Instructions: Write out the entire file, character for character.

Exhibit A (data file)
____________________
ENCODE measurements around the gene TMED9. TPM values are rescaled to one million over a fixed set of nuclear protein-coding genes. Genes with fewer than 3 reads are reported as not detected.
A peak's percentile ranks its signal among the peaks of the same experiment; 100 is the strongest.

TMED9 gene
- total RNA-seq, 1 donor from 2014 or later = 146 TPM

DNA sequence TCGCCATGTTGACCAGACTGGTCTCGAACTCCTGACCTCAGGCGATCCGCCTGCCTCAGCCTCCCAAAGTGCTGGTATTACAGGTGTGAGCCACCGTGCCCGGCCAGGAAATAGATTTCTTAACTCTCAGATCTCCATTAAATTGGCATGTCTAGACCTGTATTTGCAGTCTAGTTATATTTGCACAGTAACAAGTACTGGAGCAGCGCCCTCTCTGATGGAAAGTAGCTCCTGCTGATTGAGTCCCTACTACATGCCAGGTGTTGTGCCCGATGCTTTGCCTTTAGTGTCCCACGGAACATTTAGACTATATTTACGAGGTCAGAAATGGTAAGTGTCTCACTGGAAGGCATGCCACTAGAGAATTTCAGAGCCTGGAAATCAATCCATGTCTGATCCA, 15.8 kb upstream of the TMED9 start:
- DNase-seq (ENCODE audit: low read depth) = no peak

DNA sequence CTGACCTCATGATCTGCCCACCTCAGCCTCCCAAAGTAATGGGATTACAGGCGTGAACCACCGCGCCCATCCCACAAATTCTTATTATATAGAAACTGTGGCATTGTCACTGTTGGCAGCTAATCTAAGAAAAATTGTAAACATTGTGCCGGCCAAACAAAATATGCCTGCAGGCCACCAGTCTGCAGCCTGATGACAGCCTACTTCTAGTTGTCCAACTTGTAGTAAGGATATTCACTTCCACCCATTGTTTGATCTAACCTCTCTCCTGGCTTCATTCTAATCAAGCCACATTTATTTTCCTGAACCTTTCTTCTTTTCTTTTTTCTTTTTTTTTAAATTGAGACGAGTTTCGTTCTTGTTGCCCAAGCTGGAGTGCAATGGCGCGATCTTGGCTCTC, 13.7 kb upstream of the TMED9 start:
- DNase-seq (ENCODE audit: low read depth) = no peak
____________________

ENCODE measurements around the gene TMED9. TPM values are rescaled to one million over a fixed set of nuclear protein-coding genes. Genes with fewer than 3 reads are reported as not detected.
A peak's percentile ranks its signal among the peaks of the same experiment; 100 is the strongest.

TMED9 gene
- total RNA-seq, 1 donor from 2014 or later = 146 TPM

DNA sequence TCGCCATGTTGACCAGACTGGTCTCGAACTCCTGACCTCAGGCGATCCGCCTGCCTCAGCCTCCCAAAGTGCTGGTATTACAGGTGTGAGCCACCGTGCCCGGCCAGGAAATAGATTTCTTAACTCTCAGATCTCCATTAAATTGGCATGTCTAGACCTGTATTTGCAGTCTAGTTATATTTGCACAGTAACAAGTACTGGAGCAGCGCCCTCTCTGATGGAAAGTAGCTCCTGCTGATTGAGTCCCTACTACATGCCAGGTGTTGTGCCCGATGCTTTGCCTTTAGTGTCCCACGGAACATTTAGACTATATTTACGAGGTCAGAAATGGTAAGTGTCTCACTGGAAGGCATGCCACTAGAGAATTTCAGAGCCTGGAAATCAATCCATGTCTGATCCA, 15.8 kb upstream of the TMED9 start:
- DNase-seq (ENCODE audit: low read depth) = no peak

DNA sequence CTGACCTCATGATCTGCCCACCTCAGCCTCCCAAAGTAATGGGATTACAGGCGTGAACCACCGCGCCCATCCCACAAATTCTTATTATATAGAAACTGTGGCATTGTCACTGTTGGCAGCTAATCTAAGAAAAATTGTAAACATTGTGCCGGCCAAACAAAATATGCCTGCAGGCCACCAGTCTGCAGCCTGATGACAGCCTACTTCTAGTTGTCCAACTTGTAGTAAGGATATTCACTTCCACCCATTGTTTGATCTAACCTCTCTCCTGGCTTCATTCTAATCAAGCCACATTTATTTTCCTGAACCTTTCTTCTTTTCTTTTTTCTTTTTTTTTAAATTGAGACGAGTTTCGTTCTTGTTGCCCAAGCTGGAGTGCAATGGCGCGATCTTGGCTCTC, 13.7 kb upstream of the TMED9 start:
- DNase-seq (ENCODE audit: low read depth) = no peak